New York definitely has more than it’s share of identical coffee shops. You know the ones that I’m talking about. Those coffee shops that all have the same minimalist decor, the same people behind the counter, the same cups and the same clientele. They may not serve the best coffee or the best food, but they fulfill our ideas of what a modern so-called good cafe looks life.
Although they are plentiful in New York, there are even more in London. These cafes are now popping up on every street corner, identifiable by their logo—black and white sans serif—and by their minimal interiors replete with chrome and wood. You can walk by one and know exactly what you are going to get inside. It’s a bit liking walking by a Starbucks. Or by any type of fast food place really.
These cafes have wooden tables with a color scheme of black, white and chrome. The inside might be slightly dark or bright but most definitely have ample windows beg for a sunny day. The baristas wear plaid shirts, perhaps with a hoodie if it’s cold out (and it usually is), and speak in Australian accents. Seats are arranged in single rows, so as to not take up too much space.
This uniform decor does not, however, indicate uniform coffee. At least, that was my experience in London when I visited Milk Bar and Speakeasy in the same day.
Up first was Milk Bar, sister cafe to Flat White. They looked the same inside and outside, though Milk Bar was a bit more spacious. While I understand the streamlined appearance, I was a bit disappointed. After all, cafes can have various locations and look vastly different—look at La Colombe of Kaffe 1668.
The coffee—I ordered flat white—was very good, though perhaps not quite up to par with their sister location. While the taste was pleasantly full-bodied, the schiuma fell a bit short. The taste of milk, regardless of the fact that it was a flat white and not a cappuccino was just a bit too much at the forefront to really make it sing. I wanted the coffee—you could just about taste how GOOD it was—to shine through. I’m guessing that the muted coffee flavor didn’t come from more milk in this flat white, rather from coffee that wasn’t as fresh. Still, Milk Bar is definitely a winner amongst identikit cafes.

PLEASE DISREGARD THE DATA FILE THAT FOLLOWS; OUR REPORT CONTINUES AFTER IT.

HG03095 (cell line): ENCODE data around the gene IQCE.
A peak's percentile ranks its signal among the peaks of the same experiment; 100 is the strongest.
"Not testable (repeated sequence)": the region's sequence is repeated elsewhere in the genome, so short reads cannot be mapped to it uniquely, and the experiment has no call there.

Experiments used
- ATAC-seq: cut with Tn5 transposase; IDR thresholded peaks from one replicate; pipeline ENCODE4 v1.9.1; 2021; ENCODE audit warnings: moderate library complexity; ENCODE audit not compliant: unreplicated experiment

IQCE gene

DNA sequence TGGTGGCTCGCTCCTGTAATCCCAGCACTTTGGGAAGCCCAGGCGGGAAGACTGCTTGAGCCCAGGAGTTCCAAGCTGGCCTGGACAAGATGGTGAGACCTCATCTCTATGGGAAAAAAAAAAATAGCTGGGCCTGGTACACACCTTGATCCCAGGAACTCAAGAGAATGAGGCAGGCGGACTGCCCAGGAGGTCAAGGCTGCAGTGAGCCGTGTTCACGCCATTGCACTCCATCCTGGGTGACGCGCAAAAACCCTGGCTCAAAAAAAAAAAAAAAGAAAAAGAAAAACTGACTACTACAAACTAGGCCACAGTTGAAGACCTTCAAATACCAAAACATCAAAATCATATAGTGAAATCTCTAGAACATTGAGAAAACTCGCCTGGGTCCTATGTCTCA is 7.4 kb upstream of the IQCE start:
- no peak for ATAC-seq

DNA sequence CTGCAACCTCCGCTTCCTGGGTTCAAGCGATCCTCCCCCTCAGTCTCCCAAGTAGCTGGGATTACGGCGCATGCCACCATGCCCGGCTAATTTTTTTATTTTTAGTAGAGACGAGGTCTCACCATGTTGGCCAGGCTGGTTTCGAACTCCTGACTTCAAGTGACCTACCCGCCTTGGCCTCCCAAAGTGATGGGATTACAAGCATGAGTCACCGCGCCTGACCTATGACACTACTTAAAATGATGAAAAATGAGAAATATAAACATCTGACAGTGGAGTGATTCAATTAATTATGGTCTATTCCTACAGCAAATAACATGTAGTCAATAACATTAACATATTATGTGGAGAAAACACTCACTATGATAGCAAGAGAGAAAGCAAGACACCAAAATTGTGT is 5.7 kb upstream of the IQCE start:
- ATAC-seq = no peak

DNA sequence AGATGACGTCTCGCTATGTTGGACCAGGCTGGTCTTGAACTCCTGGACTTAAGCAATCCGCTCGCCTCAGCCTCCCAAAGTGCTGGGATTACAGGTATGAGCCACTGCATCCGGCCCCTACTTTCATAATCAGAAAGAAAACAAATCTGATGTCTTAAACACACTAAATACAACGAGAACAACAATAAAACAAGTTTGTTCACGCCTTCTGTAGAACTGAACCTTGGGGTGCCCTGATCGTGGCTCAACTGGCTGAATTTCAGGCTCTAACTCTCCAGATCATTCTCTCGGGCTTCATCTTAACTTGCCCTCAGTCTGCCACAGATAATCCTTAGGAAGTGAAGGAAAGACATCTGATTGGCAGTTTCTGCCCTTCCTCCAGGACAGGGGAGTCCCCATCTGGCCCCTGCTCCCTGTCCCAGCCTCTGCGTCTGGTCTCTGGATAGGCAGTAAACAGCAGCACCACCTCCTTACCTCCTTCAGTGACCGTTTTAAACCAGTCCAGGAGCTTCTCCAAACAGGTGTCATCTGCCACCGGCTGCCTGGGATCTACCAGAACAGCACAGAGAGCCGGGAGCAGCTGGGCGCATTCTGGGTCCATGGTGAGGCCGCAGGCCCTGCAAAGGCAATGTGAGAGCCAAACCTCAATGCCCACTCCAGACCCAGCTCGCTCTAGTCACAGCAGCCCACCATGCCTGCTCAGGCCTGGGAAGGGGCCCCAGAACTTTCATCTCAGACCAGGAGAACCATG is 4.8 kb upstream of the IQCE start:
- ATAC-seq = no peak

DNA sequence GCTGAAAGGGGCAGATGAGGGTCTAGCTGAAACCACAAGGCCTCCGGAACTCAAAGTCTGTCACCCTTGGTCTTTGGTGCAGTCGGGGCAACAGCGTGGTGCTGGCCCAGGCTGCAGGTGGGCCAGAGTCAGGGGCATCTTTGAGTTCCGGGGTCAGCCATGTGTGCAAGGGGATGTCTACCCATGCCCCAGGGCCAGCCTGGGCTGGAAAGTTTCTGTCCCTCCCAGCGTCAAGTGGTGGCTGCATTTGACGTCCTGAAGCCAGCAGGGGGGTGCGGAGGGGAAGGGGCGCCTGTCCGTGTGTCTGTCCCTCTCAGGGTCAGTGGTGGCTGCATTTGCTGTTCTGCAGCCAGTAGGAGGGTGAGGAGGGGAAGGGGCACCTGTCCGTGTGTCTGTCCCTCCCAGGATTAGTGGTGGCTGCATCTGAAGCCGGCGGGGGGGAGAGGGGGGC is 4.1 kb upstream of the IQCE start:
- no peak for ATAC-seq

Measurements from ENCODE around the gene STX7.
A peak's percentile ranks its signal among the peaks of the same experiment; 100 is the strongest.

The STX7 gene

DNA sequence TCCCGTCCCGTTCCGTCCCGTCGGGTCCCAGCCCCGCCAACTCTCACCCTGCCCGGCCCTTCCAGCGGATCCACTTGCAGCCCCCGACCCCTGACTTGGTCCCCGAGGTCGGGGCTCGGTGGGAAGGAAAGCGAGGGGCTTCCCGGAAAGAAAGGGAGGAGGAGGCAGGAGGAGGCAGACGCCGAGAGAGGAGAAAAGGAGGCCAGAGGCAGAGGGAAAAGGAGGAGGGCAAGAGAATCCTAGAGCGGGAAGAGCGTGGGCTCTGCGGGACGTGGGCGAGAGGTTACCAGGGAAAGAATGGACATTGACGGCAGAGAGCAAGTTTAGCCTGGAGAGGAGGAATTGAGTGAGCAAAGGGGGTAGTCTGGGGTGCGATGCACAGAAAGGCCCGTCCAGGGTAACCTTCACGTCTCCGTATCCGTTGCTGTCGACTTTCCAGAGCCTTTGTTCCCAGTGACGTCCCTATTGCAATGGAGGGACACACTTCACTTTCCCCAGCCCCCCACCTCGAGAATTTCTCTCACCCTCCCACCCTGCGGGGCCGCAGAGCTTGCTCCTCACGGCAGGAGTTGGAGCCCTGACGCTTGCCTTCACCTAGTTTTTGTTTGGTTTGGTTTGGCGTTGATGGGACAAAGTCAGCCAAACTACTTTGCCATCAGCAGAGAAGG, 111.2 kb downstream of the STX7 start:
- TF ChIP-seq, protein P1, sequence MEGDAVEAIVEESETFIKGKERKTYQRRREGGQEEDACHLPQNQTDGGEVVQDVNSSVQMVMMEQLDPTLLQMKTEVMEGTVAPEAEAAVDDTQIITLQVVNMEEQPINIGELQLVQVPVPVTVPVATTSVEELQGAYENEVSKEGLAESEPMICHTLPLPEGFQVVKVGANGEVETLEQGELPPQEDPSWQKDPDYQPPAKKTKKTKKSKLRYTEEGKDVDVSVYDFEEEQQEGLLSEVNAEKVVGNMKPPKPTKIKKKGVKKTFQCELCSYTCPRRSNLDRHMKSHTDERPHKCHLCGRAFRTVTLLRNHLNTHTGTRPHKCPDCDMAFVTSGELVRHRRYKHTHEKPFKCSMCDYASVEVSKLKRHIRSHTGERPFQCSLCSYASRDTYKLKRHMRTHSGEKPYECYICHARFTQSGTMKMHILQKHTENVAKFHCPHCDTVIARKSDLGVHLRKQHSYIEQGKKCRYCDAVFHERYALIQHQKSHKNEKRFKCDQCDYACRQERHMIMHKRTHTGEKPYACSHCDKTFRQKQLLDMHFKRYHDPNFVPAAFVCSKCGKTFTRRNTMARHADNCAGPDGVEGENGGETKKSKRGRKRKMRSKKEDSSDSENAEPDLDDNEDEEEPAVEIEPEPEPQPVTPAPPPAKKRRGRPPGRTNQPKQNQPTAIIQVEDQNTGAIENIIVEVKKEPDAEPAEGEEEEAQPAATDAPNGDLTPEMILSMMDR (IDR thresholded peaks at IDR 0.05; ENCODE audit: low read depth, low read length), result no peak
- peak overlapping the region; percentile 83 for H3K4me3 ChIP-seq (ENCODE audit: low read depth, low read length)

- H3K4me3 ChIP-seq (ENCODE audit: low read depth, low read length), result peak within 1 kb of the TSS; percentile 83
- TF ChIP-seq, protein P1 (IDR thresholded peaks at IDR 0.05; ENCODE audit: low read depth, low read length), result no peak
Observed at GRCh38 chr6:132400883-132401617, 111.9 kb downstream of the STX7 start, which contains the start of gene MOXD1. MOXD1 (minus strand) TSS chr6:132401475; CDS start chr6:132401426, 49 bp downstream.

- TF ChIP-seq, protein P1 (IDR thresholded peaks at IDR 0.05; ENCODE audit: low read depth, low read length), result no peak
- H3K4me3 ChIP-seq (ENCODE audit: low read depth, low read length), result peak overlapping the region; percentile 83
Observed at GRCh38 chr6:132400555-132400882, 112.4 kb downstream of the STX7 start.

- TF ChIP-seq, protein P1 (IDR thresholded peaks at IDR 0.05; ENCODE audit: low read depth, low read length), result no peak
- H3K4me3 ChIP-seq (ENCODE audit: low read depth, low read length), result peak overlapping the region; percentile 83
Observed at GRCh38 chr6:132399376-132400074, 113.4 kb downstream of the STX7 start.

Next up, and several hours later I feel the need to mention, was Speakeasy. The cafe is tucked right off of Carnaby Street, perfect for nabbing tourists as their legs wear out from walking around Topshop and Liberty. While the cafe was attractive, I got the impression that the owners wanted to make money off of tourists more than anything.
My cappuccino ventured too far into wait-is-this-a-latte territory. The schiuma was nice, but it tasted almost like whipped cream. Were they using jersey milk? The latte art was pretty, but it felt like the design was supposed to overcompensate for the taste. This cafe filled in all the boxes for the look of a good new London cafe, but unfortunately fell short in the quality department. I must say, however, that the baristas were among some of the nicest I have encountered in London, which is certainly worth something, though perhaps not a return trip.
So yes, I had two coffees at two near identical cafes. Milk Bar was excellent surpassing the bland decor, while Speakeasy left me unimpressed in looks and coffee. Without uniqueness the coffee comes under even higher scrutiny, because the customer can always head around the corner and get the same experience for, hopefully, better quality.
What do you think of cafes/stores/houses that all look the same? Is variety really the spice of life?